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Violence and harassment in the wider world of work

Última editado: June 05, 2020

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Beyond the traditional, physical workplace, violence and harassment may occur in the broader “world of work”, including, for example, during work-related events, travel to and from work, in employer-provided accommodation or through work-related technologies.

Along with the massive growth of technology facilitating communications through e-mail and social media, there is an increase in technology-related violence and harassment (UNHRC, 2018; UN, 2015; Association for Progressive Communications, 2017). In some countries, the high level of abuse of women and girls through technology and social media has led to new national strategies to address “digital sexual abuse”, particularly affecting girls and young women (Danish strategy on Stepping Up Initiatives Against Sexual Abuse, agreed in 2017, cited in EC-OSB, 2017). In the world of work, technology can be used to target women, particularly those in specific occupations or positions with a high public profile, such as politicians, journalists, human rights defenders, and women’s rights campaigners.

Violence and harassment can also occur in public spaces, where work is carried out by front-line emergency workers (police officers, paramedics, ambulance technicians), municipal workers, transport workers, as well as street or market vendors (ILO, 2016e, point 5). The world of work may also include the home, where it is a place of work, for example, for homeworkers, domestic workers and teleworkers.  Although all workers in these spaces may be affected by violence and harassment, women can be particularly exposed to it, because of prevailing social and cultural norms that promote the “acceptability” of women being sexually harassed. A further, key issue is that public spaces are frequently unsafe for women travelling to and from work, particularly affecting women working shifts and having to travel by foot or public transport in the dark or late at night. Preventative actions by local authorities – such as improving street lighting or the positioning of bus stops – can have a beneficial impact on making women’s, as well as men’s, lives safer when they commute to work.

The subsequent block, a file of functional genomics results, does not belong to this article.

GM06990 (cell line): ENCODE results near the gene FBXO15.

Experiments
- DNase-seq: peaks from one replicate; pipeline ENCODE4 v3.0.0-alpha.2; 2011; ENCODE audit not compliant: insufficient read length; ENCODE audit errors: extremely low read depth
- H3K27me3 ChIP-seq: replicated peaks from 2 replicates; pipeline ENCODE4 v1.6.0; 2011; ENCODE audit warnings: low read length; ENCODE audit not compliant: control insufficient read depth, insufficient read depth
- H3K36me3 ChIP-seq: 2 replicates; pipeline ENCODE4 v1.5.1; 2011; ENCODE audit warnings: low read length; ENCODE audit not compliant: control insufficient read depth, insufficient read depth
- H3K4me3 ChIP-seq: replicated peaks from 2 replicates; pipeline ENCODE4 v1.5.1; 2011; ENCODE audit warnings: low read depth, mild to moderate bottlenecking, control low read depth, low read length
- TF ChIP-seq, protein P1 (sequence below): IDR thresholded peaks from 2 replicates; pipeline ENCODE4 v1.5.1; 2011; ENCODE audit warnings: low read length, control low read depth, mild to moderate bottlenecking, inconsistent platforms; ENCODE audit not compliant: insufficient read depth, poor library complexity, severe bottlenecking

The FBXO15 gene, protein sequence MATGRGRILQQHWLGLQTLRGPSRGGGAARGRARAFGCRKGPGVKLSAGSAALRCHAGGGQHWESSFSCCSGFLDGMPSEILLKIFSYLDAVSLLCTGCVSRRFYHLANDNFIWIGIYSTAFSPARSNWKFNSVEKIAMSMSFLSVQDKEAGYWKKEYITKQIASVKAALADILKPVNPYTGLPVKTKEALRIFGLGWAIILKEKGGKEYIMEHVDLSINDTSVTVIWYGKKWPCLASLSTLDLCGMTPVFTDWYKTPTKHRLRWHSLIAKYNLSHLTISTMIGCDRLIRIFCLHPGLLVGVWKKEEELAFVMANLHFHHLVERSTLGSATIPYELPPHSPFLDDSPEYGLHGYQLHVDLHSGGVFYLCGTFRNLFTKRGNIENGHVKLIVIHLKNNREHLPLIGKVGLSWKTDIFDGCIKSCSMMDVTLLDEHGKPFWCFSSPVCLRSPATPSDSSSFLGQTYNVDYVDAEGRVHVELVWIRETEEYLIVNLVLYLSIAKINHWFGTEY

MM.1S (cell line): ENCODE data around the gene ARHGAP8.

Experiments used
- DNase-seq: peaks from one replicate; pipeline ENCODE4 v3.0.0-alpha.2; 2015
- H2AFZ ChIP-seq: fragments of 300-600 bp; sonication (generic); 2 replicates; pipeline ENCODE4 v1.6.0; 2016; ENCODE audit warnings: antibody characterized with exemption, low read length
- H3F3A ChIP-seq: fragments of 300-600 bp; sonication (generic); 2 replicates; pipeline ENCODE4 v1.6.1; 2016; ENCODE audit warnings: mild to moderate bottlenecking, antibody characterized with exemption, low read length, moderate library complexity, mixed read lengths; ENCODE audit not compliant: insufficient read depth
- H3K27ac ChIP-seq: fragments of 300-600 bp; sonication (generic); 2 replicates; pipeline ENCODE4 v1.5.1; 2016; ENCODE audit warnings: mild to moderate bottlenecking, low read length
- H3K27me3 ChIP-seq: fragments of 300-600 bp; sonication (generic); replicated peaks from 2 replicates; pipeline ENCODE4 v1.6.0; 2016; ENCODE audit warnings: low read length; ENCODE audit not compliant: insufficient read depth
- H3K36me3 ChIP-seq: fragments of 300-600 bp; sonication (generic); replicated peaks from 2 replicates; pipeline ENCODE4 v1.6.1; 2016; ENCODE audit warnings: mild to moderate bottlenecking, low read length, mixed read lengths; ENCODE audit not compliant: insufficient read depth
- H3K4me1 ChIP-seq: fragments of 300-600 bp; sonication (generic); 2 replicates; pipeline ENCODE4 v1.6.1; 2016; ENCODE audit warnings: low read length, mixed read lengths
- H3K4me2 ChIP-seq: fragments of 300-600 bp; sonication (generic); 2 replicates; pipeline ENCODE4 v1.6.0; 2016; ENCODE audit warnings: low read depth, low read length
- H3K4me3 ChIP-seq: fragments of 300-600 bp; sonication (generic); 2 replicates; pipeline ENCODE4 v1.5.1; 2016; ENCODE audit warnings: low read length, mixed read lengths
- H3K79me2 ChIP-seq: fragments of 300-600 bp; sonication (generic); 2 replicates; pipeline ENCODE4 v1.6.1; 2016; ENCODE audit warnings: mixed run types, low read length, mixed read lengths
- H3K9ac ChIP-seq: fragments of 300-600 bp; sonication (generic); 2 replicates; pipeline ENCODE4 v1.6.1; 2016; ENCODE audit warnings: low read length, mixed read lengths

The selected data below shows that women face multiple risks, experiences and fear of violence and harassment in public spaces, which frequently has an impact on their working life (UN Women, 2014):

  • In a survey by the French national equality body, 100 per cent of women respondents reported that they had been sexually harassed or assaulted at least once while using public transport (Haute Counseil à l’Egalite entre les Femmes et les Hommes, 2015).
  • In Great Britain, a YouGov survey estimated that two-thirds of women have been sexually harassed in a public place and that more than one-third have experienced unwanted sexual touching.  Abuse is reportedly more common amongst young women aged 18 to 25, with 85 percent of respondents reporting unwanted sexual attention (UN Women, 2014).
  • In New Delhi, India, survey data estimate that 92 per cent of women have experienced some form of sexual violence in public spaces in their lifetime; 88 per cent of women are also estimated to have experienced visual and verbal sexual harassment (unwelcome comments, whistling, leering or making obscene gestures) in their lifetime (UN Women, 2014).
  • In Quito, Ecuador, a 2011 scoping study found that 68 per cent of surveyed women experienced some form of sexual harassment and sexual violence in public spaces, at least once in the previous year (UN Women, 2014).[1]
  • In Port Moresby, Papua New Guinea, a 2011 scoping study in six markets found that 55 per cent of women experienced some form of sexual violence in market spaces in the previous year (UN Women, 2011b).
    • A survey on sexual harassment of 2,200 women in Great Britain, India, Brazil and Thailand found that three-quarters of the women had experienced some form of harassment within the last month, mainly in public spaces (Action Aid UK, 2016).

[1] Scoping studies are a method used to comprehensively map evidence across a range of study designs in a specific area, with the aim of informing future programmes and policy.